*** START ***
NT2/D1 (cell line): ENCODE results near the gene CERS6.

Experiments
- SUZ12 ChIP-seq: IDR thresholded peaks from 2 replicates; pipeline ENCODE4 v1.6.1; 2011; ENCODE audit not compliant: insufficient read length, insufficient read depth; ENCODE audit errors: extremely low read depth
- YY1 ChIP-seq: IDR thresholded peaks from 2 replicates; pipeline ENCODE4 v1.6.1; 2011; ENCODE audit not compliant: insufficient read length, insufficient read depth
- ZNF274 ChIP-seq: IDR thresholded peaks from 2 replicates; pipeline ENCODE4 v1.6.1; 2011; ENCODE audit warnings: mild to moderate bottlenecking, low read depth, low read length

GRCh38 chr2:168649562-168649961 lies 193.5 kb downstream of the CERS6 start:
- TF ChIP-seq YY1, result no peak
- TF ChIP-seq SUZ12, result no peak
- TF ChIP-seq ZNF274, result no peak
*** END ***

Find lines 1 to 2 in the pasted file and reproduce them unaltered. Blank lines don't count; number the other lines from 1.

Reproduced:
NT2/D1 (cell line): ENCODE results near the gene CERS6.

Experiments